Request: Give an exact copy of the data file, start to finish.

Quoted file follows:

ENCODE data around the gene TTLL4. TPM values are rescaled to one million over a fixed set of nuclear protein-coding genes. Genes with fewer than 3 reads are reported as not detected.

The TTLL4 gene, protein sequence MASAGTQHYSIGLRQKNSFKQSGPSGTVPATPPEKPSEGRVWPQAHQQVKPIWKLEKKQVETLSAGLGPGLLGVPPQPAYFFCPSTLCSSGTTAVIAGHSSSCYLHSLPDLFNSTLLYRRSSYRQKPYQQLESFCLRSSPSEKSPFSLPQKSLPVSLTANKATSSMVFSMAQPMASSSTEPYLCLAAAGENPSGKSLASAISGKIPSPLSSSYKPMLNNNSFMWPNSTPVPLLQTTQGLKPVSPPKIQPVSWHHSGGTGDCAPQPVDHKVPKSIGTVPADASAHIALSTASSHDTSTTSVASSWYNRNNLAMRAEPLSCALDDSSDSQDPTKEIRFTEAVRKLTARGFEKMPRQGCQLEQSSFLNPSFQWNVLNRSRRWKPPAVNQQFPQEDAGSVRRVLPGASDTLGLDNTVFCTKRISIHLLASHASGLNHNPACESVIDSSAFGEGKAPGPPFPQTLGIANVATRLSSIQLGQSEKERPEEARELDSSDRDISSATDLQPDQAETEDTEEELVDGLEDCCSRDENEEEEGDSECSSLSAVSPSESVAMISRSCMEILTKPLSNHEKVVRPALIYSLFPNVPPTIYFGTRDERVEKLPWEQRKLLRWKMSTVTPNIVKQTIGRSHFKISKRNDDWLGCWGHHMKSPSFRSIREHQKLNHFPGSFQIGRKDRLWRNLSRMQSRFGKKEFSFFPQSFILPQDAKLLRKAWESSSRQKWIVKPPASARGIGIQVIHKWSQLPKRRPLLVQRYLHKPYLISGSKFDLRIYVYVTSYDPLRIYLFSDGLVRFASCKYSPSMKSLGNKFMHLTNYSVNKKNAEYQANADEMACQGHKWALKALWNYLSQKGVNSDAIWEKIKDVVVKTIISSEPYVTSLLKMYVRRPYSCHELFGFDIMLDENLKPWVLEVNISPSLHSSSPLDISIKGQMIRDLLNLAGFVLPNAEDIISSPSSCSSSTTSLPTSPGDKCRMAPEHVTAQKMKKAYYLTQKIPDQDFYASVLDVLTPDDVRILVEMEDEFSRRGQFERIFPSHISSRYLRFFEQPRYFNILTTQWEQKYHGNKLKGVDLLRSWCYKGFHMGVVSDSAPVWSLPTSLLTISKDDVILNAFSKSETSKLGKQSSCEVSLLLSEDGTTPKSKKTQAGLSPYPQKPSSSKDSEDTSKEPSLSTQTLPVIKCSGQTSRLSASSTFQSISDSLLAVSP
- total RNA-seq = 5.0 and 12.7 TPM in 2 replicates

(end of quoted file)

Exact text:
ENCODE data around the gene TTLL4. TPM values are rescaled to one million over a fixed set of nuclear protein-coding genes. Genes with fewer than 3 reads are reported as not detected.

The TTLL4 gene, protein sequence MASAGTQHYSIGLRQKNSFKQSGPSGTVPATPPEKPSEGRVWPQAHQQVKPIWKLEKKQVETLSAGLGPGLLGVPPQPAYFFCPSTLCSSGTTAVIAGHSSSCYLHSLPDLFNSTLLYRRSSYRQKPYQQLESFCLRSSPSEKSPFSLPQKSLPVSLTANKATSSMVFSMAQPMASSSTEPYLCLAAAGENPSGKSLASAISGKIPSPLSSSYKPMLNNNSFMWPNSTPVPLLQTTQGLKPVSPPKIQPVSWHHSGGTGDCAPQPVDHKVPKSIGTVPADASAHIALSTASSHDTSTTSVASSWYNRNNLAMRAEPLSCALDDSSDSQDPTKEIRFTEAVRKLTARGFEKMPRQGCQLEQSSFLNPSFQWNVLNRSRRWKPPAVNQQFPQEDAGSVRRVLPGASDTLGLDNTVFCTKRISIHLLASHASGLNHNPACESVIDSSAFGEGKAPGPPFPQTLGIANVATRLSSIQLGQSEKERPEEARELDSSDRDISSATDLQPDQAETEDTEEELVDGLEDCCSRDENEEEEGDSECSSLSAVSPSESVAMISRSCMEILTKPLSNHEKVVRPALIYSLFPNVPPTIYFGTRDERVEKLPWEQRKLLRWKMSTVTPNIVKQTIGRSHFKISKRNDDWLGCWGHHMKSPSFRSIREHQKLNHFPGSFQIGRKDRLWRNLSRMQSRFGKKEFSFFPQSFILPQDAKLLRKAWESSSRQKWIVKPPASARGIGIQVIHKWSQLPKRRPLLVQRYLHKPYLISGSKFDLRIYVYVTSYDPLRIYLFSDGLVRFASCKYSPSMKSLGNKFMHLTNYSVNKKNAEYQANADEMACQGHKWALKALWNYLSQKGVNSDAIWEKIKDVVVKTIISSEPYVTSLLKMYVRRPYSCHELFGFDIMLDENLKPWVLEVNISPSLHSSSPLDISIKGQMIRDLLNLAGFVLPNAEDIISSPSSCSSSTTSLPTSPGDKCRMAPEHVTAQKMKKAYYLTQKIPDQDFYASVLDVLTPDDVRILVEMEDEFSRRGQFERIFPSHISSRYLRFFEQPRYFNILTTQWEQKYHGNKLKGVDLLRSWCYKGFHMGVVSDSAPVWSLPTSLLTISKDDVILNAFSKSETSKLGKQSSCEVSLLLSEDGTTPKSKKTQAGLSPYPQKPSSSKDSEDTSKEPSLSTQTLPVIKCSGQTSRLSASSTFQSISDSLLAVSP
- total RNA-seq = 5.0 and 12.7 TPM in 2 replicates